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What Is in Store for 2024

Published 01/05/2024, 02:21 PM
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This year promises to be one of the most interesting years economically, politically, and market-wise in history. We have two significant global conflicts/wars ongoing, just as President Xi of China is reiterating his promise to annex Taiwan, and Kim Jong Un of North Korea threatens to wipe the US off the map. Meanwhile, we have the most likely Republican candidate getting thrown off state ballots under the disgusting guise of trying to preserve democracy. The US is sadly in the process of becoming a banana republic. Wars and revolutions are not a tail risk. They are happening now and are likely to metastasize in 2024.

With this backdrop, we have the most expensive stock market in history prior to 2020. The price-to-sales ratio is 2.62, and the total market cap of equities is 176% of GDP; both figures are near record highs and dwarf the historical averages prior to the pandemic. And the equity risk premium is zero. Meaning the earnings yield of stocks is less than that yield offered by simply owning a risk-free T-bill. In other words, investors are not getting compensated at all for the extra risk of owning stocks over bonds.

We think earnings growth this year will be in the low single digits at best. However, Wall Street gurus have penned in S&P 500 EPS growth of nearly 12% this year. But even if that growth is somehow incredibly achieved, the market has already priced in that hope. The forward 12-month P/E ratio for the S&P 500 is 19.3. This P/E ratio is above the 5-year average of 18.8 and above the 10-year average 17.6, according to FactSet.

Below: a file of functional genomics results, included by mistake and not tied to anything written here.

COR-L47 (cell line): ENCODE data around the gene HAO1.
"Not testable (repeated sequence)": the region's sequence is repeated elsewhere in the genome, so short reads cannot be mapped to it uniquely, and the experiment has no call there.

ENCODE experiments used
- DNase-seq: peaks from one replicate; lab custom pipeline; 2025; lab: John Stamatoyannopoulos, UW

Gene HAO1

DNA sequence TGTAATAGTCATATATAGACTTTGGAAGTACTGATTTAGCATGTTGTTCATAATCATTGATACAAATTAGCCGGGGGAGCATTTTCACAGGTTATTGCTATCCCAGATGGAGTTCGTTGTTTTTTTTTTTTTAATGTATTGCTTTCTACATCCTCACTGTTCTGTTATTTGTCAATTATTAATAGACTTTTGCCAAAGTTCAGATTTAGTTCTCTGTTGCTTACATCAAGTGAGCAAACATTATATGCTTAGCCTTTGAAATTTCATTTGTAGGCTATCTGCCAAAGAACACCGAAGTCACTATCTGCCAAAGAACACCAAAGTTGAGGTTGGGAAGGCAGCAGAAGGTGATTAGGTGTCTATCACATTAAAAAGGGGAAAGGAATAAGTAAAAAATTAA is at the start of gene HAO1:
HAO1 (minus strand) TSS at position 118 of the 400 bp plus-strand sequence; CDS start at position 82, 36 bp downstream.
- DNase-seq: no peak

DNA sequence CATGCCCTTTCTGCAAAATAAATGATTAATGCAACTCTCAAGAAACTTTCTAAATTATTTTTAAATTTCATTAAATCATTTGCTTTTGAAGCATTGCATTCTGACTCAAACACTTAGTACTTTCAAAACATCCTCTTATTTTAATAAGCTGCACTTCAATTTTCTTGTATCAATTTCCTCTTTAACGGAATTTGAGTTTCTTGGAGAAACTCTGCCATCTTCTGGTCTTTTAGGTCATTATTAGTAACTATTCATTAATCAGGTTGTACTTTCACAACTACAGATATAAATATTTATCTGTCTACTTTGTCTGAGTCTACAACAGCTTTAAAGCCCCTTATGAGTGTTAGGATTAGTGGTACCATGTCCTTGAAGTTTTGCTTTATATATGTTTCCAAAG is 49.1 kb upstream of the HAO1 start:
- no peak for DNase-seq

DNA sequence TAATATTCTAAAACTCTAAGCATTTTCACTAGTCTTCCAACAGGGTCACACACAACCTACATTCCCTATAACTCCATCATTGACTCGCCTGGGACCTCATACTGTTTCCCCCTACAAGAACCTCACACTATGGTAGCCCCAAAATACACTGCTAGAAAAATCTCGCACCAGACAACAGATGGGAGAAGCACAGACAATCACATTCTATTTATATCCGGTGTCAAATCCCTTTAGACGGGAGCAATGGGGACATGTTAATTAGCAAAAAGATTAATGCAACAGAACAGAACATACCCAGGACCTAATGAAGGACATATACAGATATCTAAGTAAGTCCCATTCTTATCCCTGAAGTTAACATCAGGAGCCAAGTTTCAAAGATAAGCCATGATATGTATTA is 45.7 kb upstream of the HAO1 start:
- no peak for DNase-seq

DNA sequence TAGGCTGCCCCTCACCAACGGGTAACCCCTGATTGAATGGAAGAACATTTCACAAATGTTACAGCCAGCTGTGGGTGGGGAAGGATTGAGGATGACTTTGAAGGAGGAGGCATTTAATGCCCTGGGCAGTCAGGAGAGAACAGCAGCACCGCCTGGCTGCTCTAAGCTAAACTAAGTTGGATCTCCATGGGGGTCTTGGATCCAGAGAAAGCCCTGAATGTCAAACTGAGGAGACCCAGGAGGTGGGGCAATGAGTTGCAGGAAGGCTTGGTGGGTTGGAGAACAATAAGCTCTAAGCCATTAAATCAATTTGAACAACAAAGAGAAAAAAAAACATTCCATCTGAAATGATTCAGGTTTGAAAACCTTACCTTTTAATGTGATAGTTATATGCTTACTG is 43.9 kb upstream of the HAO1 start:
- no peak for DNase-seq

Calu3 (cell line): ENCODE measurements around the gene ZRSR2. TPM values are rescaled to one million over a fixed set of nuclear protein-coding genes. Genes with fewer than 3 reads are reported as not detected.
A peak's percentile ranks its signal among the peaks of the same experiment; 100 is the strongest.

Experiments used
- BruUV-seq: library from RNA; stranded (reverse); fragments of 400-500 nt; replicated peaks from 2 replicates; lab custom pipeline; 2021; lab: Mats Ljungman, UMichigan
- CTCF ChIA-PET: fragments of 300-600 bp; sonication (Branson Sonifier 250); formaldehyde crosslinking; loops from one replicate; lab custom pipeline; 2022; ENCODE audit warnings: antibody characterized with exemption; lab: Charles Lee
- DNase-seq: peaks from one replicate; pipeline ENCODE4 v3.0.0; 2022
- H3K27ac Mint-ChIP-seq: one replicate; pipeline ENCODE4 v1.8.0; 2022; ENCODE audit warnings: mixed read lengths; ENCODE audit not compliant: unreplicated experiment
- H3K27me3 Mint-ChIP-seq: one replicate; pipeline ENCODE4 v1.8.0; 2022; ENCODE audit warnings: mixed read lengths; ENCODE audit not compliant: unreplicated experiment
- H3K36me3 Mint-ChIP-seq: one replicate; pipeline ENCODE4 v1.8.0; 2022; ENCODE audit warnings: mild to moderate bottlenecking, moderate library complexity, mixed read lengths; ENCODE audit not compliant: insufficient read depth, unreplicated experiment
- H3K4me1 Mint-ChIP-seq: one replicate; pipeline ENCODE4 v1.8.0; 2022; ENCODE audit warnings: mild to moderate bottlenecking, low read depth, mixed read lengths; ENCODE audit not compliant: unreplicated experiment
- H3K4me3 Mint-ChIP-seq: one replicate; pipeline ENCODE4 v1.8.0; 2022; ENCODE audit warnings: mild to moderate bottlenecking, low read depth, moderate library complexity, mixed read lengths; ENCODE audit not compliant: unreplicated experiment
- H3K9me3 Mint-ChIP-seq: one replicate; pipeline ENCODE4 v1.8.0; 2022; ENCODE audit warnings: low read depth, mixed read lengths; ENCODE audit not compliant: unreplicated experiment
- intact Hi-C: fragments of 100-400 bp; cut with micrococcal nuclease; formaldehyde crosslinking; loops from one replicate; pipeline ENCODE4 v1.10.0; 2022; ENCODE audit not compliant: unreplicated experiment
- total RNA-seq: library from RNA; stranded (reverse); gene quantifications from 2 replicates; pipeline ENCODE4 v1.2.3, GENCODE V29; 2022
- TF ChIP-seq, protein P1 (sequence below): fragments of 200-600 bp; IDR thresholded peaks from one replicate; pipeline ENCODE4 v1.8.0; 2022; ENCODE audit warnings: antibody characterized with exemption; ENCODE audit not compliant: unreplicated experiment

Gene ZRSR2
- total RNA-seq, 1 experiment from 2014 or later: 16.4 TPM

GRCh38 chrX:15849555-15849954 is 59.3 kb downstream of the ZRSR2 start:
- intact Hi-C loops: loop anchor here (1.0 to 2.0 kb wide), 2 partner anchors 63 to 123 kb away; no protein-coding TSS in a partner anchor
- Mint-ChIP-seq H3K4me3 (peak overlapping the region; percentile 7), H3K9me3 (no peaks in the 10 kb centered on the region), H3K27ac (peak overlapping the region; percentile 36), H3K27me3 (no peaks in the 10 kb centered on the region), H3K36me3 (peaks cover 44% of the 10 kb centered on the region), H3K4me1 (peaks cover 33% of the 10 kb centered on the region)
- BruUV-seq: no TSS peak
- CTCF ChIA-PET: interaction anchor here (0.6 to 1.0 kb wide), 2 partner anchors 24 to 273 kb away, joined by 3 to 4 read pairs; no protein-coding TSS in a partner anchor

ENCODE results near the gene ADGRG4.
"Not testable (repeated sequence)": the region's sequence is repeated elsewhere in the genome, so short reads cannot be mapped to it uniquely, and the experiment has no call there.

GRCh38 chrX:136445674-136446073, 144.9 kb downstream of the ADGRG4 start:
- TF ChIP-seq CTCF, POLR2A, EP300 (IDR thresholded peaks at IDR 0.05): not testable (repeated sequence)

Therefore, economic growth must absolutely soar in 2024 to justify these valuation metrics. Or, the Fed must slash borrowing costs back towards ZIRP. But the latter scenario would only occur if the Fed was reacting to an economy that was falling apart, which cannot be good news for stocks. Yet, even in the former scenario, the Fed would not be cutting rates at all. Nevertheless, there are 3 rate cuts indicated by the Fed’s dot plot, and the 6 cuts are being priced in by the futures market. Therefore, even in the highly unlikely scenario of exploding GDP this year, it would probably entail rising rates instead of rate cuts, which would still provide a headwind for stocks.

The overhanging problem is that the Treasury must find a buyer for $7 trillion of government debt this year alone. $5 trillion must be rolled over, and $2 trillion will be needed to fund the annual deficit. This will put tremendous pressure on the bond market no matter what.

The month of March will be key time for markets. The reverse repo facility should get run down in at the end of the Q1 or the start of Q2. That easy liquidity for the already illiquid bond market will disappear. March is also the month when the BTFP is scheduled to expire. This entails the process of the Fed selling $133 billion in Treasuries and MBS that are sharply underwater back to the banks; and in exchange, the banks pay 100 cents on the dollar to the Fed, plus interest. Powell needs to end this program to stop the rampant speculation on Wall Street and to ensure inflation retreats towards the 2% target. But doing so will wreak havoc on the regional banking system. His decision on this front will be critical.